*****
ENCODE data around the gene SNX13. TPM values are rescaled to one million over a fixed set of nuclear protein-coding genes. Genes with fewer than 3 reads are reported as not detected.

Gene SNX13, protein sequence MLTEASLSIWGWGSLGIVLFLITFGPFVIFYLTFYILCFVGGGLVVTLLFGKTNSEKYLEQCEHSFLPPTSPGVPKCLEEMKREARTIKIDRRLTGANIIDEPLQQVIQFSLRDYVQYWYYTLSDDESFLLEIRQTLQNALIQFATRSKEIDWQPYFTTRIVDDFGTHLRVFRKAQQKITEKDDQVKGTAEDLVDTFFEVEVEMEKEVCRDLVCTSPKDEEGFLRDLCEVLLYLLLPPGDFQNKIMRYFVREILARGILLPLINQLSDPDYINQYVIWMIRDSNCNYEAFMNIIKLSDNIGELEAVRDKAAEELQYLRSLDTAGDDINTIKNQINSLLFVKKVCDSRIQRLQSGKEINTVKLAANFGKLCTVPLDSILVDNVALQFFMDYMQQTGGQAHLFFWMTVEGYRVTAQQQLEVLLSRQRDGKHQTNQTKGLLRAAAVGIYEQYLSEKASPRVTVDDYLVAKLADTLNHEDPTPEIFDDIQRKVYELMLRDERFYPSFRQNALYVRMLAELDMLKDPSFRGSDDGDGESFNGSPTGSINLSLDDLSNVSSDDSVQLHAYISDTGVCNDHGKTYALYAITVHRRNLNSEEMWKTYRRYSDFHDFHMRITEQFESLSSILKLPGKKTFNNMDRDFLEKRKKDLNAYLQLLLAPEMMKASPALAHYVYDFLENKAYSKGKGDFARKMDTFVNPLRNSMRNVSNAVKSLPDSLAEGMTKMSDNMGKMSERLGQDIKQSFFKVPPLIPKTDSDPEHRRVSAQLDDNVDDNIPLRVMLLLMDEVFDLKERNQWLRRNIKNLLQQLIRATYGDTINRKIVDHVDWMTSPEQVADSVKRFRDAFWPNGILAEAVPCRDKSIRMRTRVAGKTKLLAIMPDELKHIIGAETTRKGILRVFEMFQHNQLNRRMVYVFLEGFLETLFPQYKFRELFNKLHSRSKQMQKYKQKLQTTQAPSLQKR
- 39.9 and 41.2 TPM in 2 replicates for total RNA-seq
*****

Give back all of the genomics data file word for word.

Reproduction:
ENCODE data around the gene SNX13. TPM values are rescaled to one million over a fixed set of nuclear protein-coding genes. Genes with fewer than 3 reads are reported as not detected.

Gene SNX13, protein sequence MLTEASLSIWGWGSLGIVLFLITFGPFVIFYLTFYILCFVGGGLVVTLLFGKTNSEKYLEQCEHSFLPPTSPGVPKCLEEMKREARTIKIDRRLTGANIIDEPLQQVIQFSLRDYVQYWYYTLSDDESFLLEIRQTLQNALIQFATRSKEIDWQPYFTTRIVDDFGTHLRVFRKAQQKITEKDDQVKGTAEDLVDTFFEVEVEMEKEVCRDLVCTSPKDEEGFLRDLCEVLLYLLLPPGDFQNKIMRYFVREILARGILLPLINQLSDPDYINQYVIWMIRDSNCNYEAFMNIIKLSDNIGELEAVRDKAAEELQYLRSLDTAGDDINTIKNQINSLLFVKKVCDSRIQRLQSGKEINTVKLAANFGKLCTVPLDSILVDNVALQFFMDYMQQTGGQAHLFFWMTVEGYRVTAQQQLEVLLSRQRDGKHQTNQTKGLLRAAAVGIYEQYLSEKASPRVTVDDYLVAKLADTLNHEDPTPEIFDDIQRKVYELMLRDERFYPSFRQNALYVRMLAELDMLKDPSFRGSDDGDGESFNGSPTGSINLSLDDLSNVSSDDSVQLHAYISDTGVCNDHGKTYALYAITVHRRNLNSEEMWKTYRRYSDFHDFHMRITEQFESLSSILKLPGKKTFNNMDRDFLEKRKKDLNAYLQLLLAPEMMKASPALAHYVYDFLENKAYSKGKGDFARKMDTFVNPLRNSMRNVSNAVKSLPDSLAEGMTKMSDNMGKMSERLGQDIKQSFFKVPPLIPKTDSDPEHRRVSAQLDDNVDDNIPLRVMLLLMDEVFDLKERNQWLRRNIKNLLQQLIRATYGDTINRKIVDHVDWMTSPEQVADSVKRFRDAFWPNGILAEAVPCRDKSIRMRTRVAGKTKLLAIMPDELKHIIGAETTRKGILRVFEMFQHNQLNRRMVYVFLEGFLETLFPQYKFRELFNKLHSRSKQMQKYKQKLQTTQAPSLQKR
- 39.9 and 41.2 TPM in 2 replicates for total RNA-seq